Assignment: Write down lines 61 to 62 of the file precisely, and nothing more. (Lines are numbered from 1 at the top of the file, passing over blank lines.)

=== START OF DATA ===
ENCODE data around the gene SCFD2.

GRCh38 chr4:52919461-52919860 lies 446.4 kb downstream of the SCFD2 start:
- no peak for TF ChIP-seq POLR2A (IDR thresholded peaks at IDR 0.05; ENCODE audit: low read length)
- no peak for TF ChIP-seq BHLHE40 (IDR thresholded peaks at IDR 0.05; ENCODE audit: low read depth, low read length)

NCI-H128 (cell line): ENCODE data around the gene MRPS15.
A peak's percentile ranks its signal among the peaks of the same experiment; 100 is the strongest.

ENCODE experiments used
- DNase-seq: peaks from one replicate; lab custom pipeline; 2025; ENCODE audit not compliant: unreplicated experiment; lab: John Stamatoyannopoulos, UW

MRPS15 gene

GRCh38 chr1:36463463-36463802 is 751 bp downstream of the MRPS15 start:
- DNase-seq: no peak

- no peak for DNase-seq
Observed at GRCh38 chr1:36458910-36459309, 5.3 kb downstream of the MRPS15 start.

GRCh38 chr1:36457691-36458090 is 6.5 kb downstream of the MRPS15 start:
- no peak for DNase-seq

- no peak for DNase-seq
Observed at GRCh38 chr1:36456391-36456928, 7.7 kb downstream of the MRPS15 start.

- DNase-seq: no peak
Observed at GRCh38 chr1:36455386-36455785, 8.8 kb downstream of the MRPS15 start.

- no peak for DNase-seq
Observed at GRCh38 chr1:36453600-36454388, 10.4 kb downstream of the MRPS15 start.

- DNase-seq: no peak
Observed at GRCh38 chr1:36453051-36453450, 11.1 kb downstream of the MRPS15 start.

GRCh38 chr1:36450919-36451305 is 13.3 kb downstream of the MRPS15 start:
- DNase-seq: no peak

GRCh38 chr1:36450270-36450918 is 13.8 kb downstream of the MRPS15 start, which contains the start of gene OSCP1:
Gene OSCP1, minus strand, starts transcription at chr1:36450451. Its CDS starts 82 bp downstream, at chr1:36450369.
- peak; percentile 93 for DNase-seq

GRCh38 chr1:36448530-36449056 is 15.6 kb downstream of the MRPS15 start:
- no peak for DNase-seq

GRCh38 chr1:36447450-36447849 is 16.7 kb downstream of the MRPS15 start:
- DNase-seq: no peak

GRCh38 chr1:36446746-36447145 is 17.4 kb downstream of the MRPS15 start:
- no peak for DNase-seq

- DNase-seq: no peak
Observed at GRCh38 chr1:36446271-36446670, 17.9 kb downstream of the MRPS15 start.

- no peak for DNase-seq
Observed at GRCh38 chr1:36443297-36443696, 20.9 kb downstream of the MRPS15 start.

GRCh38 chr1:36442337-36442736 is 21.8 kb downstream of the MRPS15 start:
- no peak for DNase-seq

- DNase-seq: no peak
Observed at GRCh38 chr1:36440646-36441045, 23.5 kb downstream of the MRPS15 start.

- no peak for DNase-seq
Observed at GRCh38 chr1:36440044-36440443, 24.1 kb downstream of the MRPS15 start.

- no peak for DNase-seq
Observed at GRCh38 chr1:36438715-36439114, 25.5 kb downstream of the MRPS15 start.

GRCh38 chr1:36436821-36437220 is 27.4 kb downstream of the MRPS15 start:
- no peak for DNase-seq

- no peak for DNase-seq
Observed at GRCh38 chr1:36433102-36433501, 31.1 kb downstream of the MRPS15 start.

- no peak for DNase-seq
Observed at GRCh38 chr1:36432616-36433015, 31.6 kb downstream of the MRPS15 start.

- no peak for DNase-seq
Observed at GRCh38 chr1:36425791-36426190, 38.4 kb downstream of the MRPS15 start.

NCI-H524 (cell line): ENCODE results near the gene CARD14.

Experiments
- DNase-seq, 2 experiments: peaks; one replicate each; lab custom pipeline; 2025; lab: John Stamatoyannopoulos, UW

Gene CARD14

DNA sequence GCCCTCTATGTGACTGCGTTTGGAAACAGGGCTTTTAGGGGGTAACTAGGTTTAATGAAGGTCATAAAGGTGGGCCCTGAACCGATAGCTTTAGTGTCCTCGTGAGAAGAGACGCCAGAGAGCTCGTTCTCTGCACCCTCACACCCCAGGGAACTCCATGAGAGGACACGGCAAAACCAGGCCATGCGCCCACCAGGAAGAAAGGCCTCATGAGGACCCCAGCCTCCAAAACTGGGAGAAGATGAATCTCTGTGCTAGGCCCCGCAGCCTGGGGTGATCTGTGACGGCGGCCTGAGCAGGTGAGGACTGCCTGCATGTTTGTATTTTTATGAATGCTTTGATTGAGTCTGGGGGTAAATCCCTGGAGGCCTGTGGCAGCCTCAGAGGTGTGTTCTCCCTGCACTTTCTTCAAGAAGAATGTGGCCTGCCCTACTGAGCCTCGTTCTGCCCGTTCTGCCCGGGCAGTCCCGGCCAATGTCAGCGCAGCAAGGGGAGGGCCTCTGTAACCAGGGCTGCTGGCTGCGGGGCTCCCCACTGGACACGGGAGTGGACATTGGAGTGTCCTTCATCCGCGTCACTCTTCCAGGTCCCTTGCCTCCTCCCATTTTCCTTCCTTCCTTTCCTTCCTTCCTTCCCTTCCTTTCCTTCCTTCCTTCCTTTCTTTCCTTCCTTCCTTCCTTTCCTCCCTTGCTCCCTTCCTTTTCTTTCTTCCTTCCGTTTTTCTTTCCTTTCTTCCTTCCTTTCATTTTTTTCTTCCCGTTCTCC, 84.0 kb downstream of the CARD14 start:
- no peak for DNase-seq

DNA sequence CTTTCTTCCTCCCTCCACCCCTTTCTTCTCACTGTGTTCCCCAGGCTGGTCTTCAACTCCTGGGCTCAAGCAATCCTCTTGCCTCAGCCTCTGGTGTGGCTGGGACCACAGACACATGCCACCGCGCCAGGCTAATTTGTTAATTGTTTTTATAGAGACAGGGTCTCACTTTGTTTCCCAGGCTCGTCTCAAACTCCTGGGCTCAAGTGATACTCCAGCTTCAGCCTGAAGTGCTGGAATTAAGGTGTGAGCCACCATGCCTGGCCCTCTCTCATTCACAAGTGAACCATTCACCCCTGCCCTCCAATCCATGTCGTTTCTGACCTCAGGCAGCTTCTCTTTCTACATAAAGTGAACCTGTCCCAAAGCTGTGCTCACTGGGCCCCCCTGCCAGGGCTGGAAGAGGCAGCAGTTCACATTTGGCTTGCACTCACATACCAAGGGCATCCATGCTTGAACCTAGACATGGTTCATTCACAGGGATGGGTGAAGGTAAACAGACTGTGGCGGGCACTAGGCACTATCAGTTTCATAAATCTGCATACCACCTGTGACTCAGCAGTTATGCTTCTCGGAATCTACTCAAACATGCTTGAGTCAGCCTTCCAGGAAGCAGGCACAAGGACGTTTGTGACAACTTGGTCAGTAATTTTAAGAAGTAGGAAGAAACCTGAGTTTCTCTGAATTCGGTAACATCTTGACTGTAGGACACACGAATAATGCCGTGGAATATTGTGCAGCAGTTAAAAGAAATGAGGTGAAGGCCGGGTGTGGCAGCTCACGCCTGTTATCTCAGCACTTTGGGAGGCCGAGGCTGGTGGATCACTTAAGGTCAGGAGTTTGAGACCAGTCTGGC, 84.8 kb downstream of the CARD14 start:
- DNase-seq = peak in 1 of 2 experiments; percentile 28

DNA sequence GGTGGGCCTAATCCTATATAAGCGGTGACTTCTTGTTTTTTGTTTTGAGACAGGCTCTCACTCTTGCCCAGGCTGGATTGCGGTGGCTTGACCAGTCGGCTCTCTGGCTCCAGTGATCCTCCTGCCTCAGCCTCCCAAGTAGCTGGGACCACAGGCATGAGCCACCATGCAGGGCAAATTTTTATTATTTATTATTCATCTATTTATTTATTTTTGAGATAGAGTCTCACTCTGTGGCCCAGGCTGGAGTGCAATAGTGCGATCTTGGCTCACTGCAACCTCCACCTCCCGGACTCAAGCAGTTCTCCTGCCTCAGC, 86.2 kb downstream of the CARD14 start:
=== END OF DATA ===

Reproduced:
DNA sequence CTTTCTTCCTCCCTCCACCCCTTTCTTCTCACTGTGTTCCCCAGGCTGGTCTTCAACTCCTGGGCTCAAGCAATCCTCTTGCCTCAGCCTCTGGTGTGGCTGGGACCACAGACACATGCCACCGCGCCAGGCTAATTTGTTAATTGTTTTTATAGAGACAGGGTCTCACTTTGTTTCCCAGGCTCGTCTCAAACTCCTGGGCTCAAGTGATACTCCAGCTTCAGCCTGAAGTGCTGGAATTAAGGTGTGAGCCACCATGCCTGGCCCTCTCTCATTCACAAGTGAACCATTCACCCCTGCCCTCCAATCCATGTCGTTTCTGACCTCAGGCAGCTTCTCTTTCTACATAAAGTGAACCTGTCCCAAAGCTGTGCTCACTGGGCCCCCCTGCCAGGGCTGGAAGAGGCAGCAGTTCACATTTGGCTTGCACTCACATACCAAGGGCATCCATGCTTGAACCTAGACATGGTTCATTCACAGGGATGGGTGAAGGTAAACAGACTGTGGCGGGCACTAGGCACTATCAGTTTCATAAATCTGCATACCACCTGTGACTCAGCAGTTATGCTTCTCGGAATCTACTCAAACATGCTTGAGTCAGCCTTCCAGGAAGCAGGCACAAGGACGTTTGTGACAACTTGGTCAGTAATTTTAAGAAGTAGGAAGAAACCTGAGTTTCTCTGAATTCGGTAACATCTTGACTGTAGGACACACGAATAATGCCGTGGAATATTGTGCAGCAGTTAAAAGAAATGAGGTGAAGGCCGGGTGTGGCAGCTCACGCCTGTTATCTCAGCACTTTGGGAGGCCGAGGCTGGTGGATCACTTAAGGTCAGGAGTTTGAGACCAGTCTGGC, 84.8 kb downstream of the CARD14 start:
- DNase-seq = peak in 1 of 2 experiments; percentile 28